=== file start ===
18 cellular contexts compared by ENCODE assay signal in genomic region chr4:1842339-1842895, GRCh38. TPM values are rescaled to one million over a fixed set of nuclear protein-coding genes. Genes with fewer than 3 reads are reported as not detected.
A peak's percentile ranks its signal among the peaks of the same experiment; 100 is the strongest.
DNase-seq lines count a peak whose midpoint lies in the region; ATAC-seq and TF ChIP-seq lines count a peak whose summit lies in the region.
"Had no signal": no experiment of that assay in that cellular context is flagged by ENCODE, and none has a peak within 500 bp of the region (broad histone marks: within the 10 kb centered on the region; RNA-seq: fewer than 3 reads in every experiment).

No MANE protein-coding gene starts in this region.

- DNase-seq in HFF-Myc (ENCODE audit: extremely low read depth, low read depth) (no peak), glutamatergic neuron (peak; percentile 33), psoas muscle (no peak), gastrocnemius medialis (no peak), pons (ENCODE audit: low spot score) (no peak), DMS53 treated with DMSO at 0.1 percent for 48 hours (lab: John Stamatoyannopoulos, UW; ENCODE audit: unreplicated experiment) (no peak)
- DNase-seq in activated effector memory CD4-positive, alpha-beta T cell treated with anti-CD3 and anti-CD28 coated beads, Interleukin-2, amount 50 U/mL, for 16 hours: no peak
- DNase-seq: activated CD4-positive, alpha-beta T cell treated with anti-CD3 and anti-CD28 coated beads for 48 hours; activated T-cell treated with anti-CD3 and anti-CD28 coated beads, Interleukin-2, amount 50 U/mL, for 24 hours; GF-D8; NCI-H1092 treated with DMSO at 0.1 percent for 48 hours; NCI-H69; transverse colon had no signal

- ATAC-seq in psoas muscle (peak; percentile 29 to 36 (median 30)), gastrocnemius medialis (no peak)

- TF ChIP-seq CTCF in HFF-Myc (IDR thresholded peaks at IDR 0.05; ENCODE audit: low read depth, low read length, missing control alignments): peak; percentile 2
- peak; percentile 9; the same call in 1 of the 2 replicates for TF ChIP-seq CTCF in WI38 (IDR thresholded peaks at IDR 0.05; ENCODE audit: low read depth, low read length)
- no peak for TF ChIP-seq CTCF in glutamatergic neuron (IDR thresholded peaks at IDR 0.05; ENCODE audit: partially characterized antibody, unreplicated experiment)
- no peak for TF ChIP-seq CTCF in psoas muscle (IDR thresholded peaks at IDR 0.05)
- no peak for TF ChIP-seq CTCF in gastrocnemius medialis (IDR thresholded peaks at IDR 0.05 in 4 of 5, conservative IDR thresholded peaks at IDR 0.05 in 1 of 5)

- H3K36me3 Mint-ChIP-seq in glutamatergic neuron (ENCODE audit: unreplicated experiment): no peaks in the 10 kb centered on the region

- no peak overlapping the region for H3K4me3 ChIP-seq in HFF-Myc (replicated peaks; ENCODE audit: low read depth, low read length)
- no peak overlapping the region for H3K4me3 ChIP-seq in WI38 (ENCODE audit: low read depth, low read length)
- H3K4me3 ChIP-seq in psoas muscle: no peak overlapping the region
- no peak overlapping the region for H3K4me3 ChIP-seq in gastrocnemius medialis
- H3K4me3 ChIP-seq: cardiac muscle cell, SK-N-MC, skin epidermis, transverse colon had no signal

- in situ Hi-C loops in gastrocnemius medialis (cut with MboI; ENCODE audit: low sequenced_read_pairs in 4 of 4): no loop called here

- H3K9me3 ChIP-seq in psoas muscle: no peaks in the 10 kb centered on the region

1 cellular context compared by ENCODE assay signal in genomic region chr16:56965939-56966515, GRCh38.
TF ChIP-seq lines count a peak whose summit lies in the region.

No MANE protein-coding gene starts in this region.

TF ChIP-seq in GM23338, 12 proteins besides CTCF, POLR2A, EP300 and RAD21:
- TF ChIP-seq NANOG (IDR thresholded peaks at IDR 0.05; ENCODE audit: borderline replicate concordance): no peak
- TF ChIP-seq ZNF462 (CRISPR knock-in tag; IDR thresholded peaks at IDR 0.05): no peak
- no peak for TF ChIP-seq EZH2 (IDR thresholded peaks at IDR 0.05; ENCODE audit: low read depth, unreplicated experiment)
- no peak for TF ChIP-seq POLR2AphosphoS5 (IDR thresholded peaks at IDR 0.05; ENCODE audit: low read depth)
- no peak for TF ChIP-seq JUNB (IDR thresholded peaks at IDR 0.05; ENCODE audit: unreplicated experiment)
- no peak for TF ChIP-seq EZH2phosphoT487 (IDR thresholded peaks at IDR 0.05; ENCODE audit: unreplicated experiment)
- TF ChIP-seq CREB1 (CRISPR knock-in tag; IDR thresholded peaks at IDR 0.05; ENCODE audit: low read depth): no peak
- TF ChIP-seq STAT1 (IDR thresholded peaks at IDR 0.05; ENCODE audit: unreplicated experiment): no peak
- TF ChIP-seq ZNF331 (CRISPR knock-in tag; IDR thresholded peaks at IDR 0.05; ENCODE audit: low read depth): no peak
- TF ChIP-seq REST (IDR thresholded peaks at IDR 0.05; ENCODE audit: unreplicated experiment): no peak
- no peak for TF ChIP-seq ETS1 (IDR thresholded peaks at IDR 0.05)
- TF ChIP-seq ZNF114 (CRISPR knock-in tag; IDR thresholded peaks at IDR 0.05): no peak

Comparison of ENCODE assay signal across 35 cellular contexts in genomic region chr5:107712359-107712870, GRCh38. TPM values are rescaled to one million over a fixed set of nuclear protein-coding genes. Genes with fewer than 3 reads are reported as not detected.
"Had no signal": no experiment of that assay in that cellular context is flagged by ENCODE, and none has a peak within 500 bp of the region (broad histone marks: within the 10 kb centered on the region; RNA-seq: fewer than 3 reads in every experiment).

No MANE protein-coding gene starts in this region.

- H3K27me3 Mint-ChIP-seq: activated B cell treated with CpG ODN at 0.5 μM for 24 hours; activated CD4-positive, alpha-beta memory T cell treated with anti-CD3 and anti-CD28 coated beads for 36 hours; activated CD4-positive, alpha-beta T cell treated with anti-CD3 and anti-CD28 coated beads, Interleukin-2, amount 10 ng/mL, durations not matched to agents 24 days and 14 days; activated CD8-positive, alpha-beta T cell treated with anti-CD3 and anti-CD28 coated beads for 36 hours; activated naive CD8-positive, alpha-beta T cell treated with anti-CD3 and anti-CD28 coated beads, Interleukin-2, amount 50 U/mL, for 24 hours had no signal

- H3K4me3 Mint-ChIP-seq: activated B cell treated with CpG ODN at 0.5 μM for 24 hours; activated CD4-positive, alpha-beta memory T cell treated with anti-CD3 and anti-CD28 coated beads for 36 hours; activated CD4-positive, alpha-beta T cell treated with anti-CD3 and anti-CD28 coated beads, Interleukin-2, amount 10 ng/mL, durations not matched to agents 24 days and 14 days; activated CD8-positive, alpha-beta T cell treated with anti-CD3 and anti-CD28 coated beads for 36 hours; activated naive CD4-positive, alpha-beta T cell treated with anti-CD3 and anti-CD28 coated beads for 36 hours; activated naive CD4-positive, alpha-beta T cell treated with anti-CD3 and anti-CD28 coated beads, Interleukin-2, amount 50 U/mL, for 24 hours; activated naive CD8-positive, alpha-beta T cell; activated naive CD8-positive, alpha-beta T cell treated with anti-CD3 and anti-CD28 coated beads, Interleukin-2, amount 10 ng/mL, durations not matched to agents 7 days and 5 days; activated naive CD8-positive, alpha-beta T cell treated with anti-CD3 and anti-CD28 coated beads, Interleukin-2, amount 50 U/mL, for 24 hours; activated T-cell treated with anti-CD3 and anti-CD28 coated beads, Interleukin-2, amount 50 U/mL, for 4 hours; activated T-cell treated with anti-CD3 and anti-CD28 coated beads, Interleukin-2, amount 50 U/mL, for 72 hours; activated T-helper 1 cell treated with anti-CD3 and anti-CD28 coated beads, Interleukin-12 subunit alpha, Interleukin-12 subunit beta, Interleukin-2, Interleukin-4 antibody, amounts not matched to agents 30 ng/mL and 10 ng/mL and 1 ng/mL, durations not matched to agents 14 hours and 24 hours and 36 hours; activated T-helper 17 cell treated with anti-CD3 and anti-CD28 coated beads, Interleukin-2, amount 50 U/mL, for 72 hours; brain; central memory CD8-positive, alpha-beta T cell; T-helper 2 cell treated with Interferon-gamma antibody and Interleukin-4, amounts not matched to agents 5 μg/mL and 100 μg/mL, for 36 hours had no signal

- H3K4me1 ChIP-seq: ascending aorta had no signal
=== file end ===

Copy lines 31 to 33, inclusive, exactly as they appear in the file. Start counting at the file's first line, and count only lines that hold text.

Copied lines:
- no peak for TF ChIP-seq JUNB (IDR thresholded peaks at IDR 0.05; ENCODE audit: unreplicated experiment)
- no peak for TF ChIP-seq EZH2phosphoT487 (IDR thresholded peaks at IDR 0.05; ENCODE audit: unreplicated experiment)
- TF ChIP-seq CREB1 (CRISPR knock-in tag; IDR thresholded peaks at IDR 0.05; ENCODE audit: low read depth): no peak